Jordan Hunter
Dec 21, 2017 · 5 min read
Baldwin Hills Crenshaw Plaza has been through a lot since it opened in 1947, including two major renovations in just the last 25 years. Both revamps, however, pale in comparison to the $700 million proposal authorized by the LA city planning commission and expected to be approved by LA city council. That would transform this nondescript mall into a retail mecca. (Photo: Jordan Hunter)

Driving up to Baldwin Hills Crenshaw Plaza, the main landmarks are what you might expect in an average mall: a two story parking structure, a nice-looking movie theatre, and a long building bookended by Sears and Macys.

The plaza has been through a lot since it opened in 1947, including two major renovations in just the last 25 years. Both revamps, however, pale in comparison to the $700 million proposal authorized by the LA city planning commission and expected to be approved by LA city council. That would transform the nondescript mall into a retail mecca.

“People are always a little skeptical of change and they equate that with fear,” said Shoneji Robison, co-owner of Southern Girl Desserts. “It’s just they’re afraid of something new happening. But once it actually happens, it’s here, I think a lot of people will start to see the benefits of those changes and welcome it.”

Robison’s cupcake store and bakery has a prime location in the plaza, just inside one of the main entrances. The chandelier-lit bakery has a glass case full of brightly colored temptations, with flavors like vanilla with buttercream, sweet potato and Hennessy and Coke.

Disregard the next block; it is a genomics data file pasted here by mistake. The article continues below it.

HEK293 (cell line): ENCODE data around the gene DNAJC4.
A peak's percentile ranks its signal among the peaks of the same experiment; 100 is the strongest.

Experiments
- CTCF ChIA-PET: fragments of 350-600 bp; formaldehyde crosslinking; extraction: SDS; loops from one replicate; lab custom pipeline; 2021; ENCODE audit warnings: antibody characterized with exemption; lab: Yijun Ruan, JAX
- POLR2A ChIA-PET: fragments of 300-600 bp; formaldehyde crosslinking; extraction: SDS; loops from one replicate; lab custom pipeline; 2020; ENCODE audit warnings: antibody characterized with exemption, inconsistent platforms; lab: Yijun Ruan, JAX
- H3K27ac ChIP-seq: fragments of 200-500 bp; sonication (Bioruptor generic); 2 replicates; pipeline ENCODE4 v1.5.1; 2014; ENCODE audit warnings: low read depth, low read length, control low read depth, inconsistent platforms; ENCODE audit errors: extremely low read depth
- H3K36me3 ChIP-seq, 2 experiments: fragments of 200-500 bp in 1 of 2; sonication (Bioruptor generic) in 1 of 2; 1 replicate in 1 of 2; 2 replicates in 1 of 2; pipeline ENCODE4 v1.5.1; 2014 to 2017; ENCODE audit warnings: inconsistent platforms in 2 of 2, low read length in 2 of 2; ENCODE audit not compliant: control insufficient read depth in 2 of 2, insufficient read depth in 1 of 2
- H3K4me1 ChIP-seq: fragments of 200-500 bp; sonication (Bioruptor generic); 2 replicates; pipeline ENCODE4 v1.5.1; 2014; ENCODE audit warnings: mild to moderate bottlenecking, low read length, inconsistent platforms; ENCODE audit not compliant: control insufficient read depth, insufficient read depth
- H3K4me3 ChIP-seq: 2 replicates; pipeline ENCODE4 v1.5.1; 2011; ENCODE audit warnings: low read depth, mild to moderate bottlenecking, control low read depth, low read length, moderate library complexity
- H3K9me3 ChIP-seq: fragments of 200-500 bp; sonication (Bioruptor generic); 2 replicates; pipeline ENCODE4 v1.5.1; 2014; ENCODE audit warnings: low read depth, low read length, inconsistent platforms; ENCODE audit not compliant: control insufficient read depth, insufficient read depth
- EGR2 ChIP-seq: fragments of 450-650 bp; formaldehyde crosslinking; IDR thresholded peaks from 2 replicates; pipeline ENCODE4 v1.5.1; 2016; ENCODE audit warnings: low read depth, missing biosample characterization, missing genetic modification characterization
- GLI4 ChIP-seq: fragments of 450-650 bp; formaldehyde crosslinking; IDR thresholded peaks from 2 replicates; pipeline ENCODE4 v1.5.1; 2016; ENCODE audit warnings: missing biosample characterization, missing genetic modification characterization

“People are always a little skeptical of change and they equate that with fear,” said Shoneji Robison, co-owner of Southern Girl Desserts. “It’s just they’re afraid of something new happening. But once it actually happens, it’s here, I think a lot of people will start to see the benefits of those changes and welcome it.” (Photo: Tatum Johnson)

“Baking was always a passion, something that we knew how to do, a skill that we had,” Robison said. “Both myself and my business partner being from the South, baking is just a staple, something that we all do.”

After started in their home kitchens, Robison and business partner Catarah Hampshire opened their shop in the plaza five years ago. Success came quickly, especially after Southern Girl Desserts won Food Network’s Cupcake Wars in 2013.

“It’s more than just people coming to buy a cupcake,” Robison said. “Like, we really have gotten the opportunity to know our customers. They know us. We know about their families.”

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Farther down the hall from Southern Girl Desserts is a video game store called Game Force. Green walls are lined with hundred of games mostly for Playstation and XBOX. Nicolas Casillas stood behind the register in a blue Nirvana t-shirt.

“In nine years you see a lot of things, mostly for the positive I would say,” he said. “Prior to me working here I heard a lot of stories from the previous employees that in the 90s and heading into 2010 there were a lot problems in the neighborhood that affected the mall. They had issues with like gangs and violence close to here. They had a lot of issues of that nature.”

Casillas said there was a food-court shooting a couple of years ago but nothing like that really happens anymore. Overall he sees the mall as a positive for the community.

Economically, it provides a lot. It provides jobs, a cornerstone where people can go and chill and hang out,” Casillas said. “Management, they’ve tried to really pursue avenues where they bring entertainment and different cultures and get them to vibe together. It’s all been good. It’s all been positive.”